31 3P1 Student Retention or Transfer 74.25 78.57 Met
32 4P1 Student Placement 60.00 80.00 Met
33 5P1 Nontraditional Participation 17.00 35.71 Met
34 5P2 Nontraditional Completion 15.25 43.75 Met

Performance Funding Program Year  
10-11 11-12 12-13
35 Number of Degrees and Certificates     16  
36 Number of Degrees and Certificates Native Hawaiian     1
37 Number of Degrees and Certificates STEM     Not STEM
38 Number of Pell Recipients     13
39 Number of Transfers to UH 4-yr     4
*Data element used in health call calculation Last Updated: January 27, 2014
Glossary | Health Call Scoring Rubric

Part II. Analysis of the Program

All TVPRO program indicators are reported as "Healthy" for this reporting window.

Current Program cycle - A new cohort of 20 students entered the course sequence for Fall 2012, progressed through Level II courses in Spring 2013, and will be finishing the coursework in Fall 2013.

Demand strengths - New and replacement positions remains steady.  However, this indicator is for TV production positions and does not include Feature Film Production positions.  The program's revised curriculum and new (Fall 2013) studio HD equipment now expands employment opportunities because the film industry is rapidly switching from tranditional photo/chemical 35mm film production to HD video production.  Consequently, in addition to traditional video careeers, our students are well positioned to enter this larger production community previously closed to them because LCC never offered instruction or equipment for traditional film production.  Persistance remains at more than double the campus average.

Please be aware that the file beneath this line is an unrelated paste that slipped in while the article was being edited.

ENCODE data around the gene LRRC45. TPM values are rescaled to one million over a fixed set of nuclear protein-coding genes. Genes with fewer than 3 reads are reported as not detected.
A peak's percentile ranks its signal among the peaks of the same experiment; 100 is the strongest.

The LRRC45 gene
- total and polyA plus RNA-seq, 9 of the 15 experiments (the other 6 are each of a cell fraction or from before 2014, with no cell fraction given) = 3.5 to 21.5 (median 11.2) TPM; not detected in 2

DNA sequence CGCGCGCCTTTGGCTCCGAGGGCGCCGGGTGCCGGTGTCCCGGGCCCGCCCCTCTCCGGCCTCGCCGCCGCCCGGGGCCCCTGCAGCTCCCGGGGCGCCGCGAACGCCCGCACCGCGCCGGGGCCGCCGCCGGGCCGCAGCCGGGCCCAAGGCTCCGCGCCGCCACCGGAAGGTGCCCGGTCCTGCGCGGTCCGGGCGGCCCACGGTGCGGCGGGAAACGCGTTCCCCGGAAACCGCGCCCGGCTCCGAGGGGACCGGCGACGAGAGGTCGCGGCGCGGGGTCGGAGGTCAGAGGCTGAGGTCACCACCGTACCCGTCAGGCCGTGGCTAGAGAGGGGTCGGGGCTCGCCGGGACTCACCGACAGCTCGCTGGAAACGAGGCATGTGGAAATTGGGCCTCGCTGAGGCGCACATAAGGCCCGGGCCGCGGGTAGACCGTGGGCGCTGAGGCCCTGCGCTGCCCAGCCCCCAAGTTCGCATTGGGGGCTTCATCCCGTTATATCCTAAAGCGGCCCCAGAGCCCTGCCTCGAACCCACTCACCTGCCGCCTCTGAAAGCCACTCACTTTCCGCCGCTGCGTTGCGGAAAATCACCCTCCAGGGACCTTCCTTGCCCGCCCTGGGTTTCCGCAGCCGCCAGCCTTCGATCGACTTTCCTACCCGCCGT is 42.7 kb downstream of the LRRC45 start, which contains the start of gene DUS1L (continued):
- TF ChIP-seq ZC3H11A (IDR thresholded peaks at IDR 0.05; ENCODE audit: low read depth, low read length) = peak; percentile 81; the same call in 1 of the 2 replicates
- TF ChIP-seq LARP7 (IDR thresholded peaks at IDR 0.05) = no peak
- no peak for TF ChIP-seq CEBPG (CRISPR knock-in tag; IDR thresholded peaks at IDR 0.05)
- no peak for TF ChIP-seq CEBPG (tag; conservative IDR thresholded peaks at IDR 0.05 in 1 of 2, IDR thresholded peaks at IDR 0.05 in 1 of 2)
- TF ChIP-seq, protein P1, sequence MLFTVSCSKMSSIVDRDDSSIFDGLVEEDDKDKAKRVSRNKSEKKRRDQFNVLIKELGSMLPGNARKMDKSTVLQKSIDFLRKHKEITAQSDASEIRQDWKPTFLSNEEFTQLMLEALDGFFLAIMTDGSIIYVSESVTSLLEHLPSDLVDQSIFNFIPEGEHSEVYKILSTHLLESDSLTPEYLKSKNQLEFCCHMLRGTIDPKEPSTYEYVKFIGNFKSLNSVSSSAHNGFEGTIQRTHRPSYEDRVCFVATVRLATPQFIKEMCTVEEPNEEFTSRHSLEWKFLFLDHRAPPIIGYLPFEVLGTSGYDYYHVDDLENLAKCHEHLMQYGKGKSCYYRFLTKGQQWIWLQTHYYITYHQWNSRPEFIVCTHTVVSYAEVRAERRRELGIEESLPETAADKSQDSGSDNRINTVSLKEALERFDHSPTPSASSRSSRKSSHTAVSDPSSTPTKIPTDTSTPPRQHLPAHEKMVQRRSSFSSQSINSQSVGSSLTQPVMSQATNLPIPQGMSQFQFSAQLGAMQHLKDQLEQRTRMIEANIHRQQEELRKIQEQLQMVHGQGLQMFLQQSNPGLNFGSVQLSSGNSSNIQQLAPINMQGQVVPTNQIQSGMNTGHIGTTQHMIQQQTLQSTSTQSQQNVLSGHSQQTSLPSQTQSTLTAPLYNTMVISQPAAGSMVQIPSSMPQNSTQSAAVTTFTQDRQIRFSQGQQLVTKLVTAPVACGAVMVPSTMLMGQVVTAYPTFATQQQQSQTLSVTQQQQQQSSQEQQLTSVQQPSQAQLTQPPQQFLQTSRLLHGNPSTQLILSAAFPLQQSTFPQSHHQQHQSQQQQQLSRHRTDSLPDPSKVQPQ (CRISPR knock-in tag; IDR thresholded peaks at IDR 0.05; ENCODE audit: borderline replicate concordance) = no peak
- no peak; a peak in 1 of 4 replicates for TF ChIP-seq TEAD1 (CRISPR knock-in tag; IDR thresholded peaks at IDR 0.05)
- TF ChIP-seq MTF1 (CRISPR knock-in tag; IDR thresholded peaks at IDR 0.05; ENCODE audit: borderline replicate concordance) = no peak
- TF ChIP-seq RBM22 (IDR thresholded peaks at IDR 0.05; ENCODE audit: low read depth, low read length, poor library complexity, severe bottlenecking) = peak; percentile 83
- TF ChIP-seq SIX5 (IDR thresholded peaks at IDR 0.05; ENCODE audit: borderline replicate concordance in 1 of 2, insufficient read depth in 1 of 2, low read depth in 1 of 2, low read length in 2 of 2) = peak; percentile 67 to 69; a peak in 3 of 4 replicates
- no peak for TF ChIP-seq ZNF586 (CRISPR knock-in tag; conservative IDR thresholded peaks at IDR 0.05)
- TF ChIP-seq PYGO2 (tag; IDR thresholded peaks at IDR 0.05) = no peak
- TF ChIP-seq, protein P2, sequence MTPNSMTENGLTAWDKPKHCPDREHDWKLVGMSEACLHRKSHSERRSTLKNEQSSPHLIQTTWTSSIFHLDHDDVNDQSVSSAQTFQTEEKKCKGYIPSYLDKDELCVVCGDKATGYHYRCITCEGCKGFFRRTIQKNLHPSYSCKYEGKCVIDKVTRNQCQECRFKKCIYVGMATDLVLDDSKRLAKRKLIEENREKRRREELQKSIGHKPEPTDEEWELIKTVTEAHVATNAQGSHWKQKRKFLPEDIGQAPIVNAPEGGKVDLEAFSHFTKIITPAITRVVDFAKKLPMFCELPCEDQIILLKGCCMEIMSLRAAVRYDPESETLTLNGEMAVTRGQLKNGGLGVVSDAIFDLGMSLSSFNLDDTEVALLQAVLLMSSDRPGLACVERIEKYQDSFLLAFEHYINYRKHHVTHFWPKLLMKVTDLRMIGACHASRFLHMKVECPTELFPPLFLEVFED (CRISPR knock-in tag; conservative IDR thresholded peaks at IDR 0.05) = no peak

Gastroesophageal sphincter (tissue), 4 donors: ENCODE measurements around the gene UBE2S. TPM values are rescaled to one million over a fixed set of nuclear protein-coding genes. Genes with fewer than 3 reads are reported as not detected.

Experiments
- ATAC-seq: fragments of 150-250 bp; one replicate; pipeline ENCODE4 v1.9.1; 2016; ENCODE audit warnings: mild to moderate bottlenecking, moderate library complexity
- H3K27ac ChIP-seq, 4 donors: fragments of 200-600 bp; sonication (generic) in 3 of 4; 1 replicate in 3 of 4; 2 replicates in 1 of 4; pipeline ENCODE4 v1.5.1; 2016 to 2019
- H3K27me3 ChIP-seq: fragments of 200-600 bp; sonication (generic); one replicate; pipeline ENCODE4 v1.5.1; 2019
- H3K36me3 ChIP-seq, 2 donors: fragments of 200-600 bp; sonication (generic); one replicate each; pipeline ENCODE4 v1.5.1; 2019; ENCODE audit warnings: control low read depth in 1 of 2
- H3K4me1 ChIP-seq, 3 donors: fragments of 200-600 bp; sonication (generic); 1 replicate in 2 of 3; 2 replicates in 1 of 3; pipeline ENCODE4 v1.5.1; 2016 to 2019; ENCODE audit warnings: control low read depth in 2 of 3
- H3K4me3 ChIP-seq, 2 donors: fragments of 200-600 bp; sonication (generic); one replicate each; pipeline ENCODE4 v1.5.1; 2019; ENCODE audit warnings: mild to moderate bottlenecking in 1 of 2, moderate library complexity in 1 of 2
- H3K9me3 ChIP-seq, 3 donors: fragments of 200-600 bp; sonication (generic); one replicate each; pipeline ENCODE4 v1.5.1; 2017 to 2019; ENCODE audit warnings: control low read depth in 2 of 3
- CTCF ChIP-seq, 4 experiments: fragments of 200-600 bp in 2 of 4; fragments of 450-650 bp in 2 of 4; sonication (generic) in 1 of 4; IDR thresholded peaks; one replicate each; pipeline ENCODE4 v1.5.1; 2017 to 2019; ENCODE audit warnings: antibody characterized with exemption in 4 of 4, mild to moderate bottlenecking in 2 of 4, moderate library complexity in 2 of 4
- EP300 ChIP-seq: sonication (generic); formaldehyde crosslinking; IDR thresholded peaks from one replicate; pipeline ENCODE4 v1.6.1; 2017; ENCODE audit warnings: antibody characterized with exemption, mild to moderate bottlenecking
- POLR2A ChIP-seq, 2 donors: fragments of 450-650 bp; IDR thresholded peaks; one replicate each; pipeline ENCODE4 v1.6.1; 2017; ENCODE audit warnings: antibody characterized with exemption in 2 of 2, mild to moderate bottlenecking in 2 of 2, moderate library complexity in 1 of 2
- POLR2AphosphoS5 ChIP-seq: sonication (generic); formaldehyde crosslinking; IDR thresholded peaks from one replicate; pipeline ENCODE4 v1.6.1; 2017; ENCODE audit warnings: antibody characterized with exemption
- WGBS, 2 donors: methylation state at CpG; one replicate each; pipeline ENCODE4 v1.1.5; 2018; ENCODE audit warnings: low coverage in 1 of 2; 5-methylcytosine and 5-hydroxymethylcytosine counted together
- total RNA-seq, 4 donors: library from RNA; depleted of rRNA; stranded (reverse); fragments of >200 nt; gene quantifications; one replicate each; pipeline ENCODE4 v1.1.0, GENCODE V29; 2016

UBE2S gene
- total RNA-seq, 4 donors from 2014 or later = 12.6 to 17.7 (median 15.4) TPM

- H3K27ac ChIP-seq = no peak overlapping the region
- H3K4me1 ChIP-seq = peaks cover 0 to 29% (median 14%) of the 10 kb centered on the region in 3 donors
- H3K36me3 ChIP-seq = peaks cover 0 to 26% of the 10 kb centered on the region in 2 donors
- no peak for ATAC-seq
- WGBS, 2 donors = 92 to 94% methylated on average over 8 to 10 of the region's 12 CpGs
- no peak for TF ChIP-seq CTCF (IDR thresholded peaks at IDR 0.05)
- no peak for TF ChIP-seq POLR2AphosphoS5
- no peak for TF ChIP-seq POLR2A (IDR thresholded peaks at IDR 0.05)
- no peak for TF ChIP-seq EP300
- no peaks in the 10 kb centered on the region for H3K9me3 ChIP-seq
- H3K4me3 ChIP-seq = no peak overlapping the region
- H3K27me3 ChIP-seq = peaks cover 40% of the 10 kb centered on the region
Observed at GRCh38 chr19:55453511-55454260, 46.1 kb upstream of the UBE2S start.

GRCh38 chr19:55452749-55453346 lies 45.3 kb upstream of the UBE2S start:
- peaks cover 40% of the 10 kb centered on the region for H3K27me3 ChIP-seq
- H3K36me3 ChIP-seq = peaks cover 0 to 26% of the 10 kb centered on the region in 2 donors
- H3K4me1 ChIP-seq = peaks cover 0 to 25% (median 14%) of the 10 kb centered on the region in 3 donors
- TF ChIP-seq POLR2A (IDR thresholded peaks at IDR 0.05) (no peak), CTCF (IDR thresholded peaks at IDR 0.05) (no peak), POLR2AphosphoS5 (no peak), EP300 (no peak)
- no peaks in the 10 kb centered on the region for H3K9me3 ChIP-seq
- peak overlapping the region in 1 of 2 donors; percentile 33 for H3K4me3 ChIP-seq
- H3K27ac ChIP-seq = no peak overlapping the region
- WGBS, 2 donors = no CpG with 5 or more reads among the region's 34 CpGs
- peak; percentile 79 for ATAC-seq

Demand weaknesses - It may be necessary to expand the criteria to include Feature Film Production for a more accurate demand snapshot.

Efficiency strengths - Average class size remains consistant, but the fill rate has jumped to over 99%, with no low enrolled classes.

Efficiency weaknesses - None

Effectiveness strenghts - Persistance rates remain consistant and significantly exceeds the college average.  Unduplicated degrees and certificates has jumped upwards.  This is due to strong encouragement by the faculty to complete grad checks for each incremental achievement and required courses available to them from Certificate of Completion (Fall 2012) to Certificate of Achievement (Spring 2013), and finally to A.S. degree levels (Fall 2013.)